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Molecular and Genetic Medicine

ISSN: 1747-0862

Open Access

Volume 14, Issue 2 (2020)

Case Report Pages: 1 - 3

A Rare Hemoglobinopathy as a Cause of Erythrocytosis in a Patient with Suspected JAK2V617F Negative Polycythemia Vera: A Case Report

Jaekel N, Bauer M, Behre B and Al-Ali HK*

DOI: 10.37421/jmgm.2020.14.443

Introduction: Differential diagnosis of polyglobulia/erythrocytosis which is caused by deregulated erythropoiesis with an overproduction of red blood cells resulting in elevated hemoglobin and hematocrit levels is a diagnostic challenge.

Case Report: A 31-year-old man was referred to us with a suspected diagnosis of polycythemia vera (a clonal myeloproliferative neoplasm) because of erythrocytosis. One year before, he suffered from an ischemic central retinal vein occlusion of unknown cause. Aspirin treatment was initiated. His mother was diagnosed with a JAK2V617F negative polycythemia vera years earlier and treated with phlebotomies as well as aspirin. Apart from erythrocytosis, laboratory analysis showed a normal white blood cell and platelet counts. The differential blood picture and lactate dehydrogenase were within the normal ranges. Molecular testing for BCR-ABL, JAK2V617F and Calreticulin gene mutations by PCR was negative. Bone marrow biopsy was normal without signs for a myeloproliferative neoplasm. As almost all patients with polycythemia vera carry the phenotype-driver mutation JAK2V617F, further genetic testing for congenital causes of erythrocytosis was conducted. Mutations in the EPO-receptor gene were not found, but a very rare heterozygous point mutation in the beta-globin-chain [exon 2 (c.119A>C) leading to a change in codon 40 (CAG>CCG)] was detected by next generation sequencing. This rare variant belongs to the high oxygen affinity hemoglobinopathies leading to a reduction of oxygen supply in tissues and an increase in red cell production.

Conclusion: The diagnosis of a JAK2 mutation negative polycythemia vera must always be questioned and congenital causes of erythrocytosis excluded as the therapeutic and prognostic consequences are immense. Rare variants of hemoglobinopathies, particularly those with high oxygen affinity need to be excluded by molecular testing.

Research Article Pages: 1 - 3

Rare Double Aneuploidy in Down Syndrome (Down-Klinefelter Syndrome)

Al-Buali Majed J*, Al-Nahwi Fawatim A, Al-Nowaiser Naziha A, Al-Ali Rhaya A, Al-Khamis Abdullah H and Al-Bahrani Hassan M

DOI: 10.37421/jmgm.2020.14.444

Background: The chromosomal aneuploidy described as Cytogenetic condition characterized by abnormality in numbers of the chromosome. Aneuploid patient either trisomy or monosomy, can occur in both sex chromosomes as well as autosome chromosomes. However, double aneuploidies involving both sex and autosome chromosomes relatively a rare phenomenon. In present study, we reported a double aneuploidy (Down-Klinefelter syndrome) in infant from Saudi Arabia.

Materials and Methods: In the present investigation, chromosomal analysis (standard chromosomal karyotyping) and fluorescence in situ hybridization (FISH) were performed according to the standard protocols.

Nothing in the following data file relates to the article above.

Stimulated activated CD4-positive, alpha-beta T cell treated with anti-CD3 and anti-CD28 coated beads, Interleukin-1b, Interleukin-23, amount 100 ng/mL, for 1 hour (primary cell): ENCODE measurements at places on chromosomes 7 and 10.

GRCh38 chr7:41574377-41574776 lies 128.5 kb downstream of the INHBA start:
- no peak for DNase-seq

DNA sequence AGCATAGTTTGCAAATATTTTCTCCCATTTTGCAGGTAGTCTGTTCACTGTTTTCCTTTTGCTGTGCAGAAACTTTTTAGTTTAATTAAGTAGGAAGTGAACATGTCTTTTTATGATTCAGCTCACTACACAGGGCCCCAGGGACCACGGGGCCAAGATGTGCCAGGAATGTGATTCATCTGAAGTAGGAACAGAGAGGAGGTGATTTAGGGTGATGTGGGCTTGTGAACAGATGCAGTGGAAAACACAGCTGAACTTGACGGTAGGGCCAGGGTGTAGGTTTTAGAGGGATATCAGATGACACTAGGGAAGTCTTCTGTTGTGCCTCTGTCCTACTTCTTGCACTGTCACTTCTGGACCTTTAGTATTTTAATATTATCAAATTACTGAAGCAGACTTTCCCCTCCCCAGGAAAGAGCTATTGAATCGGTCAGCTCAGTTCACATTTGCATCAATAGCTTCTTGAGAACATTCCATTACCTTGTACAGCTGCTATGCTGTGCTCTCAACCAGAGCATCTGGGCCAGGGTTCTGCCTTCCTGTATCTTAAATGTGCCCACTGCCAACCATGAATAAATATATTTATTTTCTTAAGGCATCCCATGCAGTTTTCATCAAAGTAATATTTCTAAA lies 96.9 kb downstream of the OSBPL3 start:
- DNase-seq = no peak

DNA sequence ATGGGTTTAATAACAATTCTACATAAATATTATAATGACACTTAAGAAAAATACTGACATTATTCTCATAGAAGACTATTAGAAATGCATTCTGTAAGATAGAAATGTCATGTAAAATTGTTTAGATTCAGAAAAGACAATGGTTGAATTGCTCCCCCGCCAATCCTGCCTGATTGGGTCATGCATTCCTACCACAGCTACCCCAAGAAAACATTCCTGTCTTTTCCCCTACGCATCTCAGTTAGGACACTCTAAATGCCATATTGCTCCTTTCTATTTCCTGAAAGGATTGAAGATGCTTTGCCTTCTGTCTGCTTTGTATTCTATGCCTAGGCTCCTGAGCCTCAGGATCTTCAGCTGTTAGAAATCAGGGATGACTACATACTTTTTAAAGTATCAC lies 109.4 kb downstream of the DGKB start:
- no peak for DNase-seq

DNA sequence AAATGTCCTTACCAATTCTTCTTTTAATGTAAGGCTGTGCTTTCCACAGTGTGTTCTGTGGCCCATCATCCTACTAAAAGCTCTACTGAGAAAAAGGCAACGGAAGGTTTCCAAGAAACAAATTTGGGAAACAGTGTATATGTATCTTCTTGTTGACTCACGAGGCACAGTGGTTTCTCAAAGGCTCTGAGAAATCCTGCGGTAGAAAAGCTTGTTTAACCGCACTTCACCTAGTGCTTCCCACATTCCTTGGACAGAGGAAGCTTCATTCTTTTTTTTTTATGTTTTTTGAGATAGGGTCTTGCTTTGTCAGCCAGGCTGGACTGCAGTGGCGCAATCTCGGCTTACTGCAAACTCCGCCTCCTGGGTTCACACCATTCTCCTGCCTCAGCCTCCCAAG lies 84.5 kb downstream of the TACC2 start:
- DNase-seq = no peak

Results: Here, we report a single affected individual (boy) having Saudi origin, suffering from double chromosomal aneuploidy. The main presenting complaint is the obvious dysmorphic features suggesting Down syndrome. Chromosomal analysis and FISH revealed 48,XXY,+21, show the presence of three copies of chromosome 21, two copies of X chromosome and one copy of Y chromosome chromosomes.

Conclusion: Patients with Down syndrome must be tested for other associated sex chromosome aneuploidies. Hence, proper diagnosis is needed for proper management and the cytogenetic tests should be performed as the first diagnostic approach.

Image Article Pages: 1 - 1

Sneddon Syndrome without Antiphospholipid Antibodies

Ziani J*, Douhi Z, Bennani M, Elloudi S, Baybay H and Mernissi FZ

DOI: 10.37421/jmgm.2020.14.446

Madame F, 55 years old with a story; four miscarriages and two fetal deaths in utero. At 40 years old, she had a brutal motor deficit in the left lower limb and then in the homolateral upper limb associated with left hemifacialparaesthesia with complete recovery 10 years ago. 

Research Article Pages: 1 - 4

Neonatal Nephromegaly Due to Homozygous Variant in the DIS3L2 Gene is Consistent with the Genetic Diagnosis of Perlman Syndrome

Al-Buali Majed J*, Al-Sunini Muna M, Al-Faraj Jaffer S, Al-Shams Ahmed A, Al-Mohammed Salah M, Zaal Hani R and Al- Mousa Haider H

DOI: 10.37421/jmgm.2020.14.447

Background: Perlman syndrome is an uncommon genetic disorder grouped with overgrowth syndrome in which an abnormal increase in the size of the body or a body part of the infant often noticed at birth. The disorder, usually affects the kidneys as main findings. Perlman syndrome inherited as an autosomal recessive pattern. People with this condition are generally born with renal abnormalities also called renal hamartomas, nephroblastomatosis also been grouped with Renal cell carcinoma. The characteristic features include polyhydramnios, fetal overgrowth, including macrocephaly, neonatal macrosomia, visceromegaly mainly hepatomegaly and nephromegaly, dysmorphic facial features, and an increased risk for Wilms’ tumor at an early age. The prognosis of Perlman syndrome is poor with high morbidity and mortality rate.
Material and Methods: We report 3 months old female infant from Saudi origin product of consanguineous marriage with prenatal sonographic signs suggestive of Perlman Syndrome specifically polyhydramnios, bilateral nephromegaly with fetal ascites. The clinical course was marked by neonatal respiratory distress, cyanosis and refractory hypoxemia with chylothorax required mechanical ventilation. Frequent hospitalization since that due to frequent attacks of apnea and chest infections.
Discussion and Conclusion: The constellation of clinical presentation and radiological finding confirmed by Molecular investigations showed a homozygous variant c.1810C>T p.(Gln604*) in the DIS3L2 gene (OMIM : 614184 ) which is consistent with Autosomal Recessive Perlman syndrome.

Research Article Pages: 1 - 4

A Retrospective Review of Copy Number Variants and Ultrasound-Detected Soft Markers

Kajal Angras*, Lindsay A. Bailey, Pallvi K. Singh, Amanda J. Young and John Ross

DOI: 10.37421/jmgm.2020.14.448